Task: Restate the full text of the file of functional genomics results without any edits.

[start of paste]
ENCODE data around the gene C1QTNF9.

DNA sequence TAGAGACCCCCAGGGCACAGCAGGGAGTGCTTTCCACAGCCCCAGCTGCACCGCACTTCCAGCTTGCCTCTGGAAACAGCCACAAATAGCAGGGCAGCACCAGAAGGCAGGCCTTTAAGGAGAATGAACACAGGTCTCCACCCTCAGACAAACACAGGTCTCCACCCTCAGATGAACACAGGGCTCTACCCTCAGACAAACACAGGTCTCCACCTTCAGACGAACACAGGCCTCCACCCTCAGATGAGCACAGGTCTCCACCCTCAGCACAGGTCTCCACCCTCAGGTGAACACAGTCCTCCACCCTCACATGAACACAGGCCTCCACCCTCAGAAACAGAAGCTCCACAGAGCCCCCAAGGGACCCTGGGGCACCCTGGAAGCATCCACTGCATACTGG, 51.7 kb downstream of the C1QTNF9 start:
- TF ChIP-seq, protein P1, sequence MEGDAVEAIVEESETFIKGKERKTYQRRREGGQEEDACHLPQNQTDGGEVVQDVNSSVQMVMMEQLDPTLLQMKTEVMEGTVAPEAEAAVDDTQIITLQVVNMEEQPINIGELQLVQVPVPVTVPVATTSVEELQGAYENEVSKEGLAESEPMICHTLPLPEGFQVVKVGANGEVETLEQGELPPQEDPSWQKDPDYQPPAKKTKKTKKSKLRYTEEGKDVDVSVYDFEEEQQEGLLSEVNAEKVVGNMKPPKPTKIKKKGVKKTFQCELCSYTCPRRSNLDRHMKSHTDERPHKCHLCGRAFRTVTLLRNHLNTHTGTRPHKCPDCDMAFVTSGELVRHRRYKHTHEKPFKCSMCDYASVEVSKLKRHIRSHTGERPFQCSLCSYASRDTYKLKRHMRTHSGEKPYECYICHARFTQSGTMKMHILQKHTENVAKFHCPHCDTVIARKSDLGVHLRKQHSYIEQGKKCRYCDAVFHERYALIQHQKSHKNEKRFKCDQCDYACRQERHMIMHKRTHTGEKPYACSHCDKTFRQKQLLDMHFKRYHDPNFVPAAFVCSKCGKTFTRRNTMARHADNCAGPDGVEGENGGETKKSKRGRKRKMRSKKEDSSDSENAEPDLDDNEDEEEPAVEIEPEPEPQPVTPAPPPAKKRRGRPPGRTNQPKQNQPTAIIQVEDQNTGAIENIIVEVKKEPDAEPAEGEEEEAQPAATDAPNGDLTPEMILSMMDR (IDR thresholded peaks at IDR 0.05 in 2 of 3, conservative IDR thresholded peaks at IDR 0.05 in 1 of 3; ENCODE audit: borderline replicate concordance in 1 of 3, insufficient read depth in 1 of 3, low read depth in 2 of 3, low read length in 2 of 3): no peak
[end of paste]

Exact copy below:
ENCODE data around the gene C1QTNF9.

DNA sequence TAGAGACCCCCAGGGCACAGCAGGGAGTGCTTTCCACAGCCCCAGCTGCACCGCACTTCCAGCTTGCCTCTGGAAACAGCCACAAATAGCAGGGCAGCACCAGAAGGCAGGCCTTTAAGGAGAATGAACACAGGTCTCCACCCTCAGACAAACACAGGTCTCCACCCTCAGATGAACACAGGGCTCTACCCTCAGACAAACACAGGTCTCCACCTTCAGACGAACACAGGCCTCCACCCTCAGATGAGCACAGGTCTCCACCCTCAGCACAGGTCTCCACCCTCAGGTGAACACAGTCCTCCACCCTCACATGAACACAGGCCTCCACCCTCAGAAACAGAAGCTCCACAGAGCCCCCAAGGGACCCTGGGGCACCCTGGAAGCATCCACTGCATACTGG, 51.7 kb downstream of the C1QTNF9 start:
- TF ChIP-seq, protein P1, sequence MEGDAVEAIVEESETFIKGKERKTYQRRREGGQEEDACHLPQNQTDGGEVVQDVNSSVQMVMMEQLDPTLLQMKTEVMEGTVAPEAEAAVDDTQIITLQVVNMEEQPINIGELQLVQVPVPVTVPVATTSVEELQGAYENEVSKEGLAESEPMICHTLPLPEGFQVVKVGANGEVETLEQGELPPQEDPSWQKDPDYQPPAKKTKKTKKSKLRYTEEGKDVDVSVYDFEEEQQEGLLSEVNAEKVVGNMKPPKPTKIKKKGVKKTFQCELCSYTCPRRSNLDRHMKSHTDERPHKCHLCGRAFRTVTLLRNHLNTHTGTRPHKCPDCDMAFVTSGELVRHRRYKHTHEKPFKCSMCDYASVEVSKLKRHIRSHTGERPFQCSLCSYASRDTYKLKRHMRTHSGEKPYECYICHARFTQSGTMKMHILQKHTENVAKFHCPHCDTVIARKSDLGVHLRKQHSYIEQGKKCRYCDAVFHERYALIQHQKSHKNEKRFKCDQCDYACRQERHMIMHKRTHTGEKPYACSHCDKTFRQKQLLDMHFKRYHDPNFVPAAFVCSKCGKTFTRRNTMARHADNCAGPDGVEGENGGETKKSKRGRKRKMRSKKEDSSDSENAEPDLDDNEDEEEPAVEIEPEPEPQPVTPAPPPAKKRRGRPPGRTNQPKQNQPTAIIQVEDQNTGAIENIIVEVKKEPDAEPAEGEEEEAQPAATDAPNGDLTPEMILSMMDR (IDR thresholded peaks at IDR 0.05 in 2 of 3, conservative IDR thresholded peaks at IDR 0.05 in 1 of 3; ENCODE audit: borderline replicate concordance in 1 of 3, insufficient read depth in 1 of 3, low read depth in 2 of 3, low read length in 2 of 3): no peak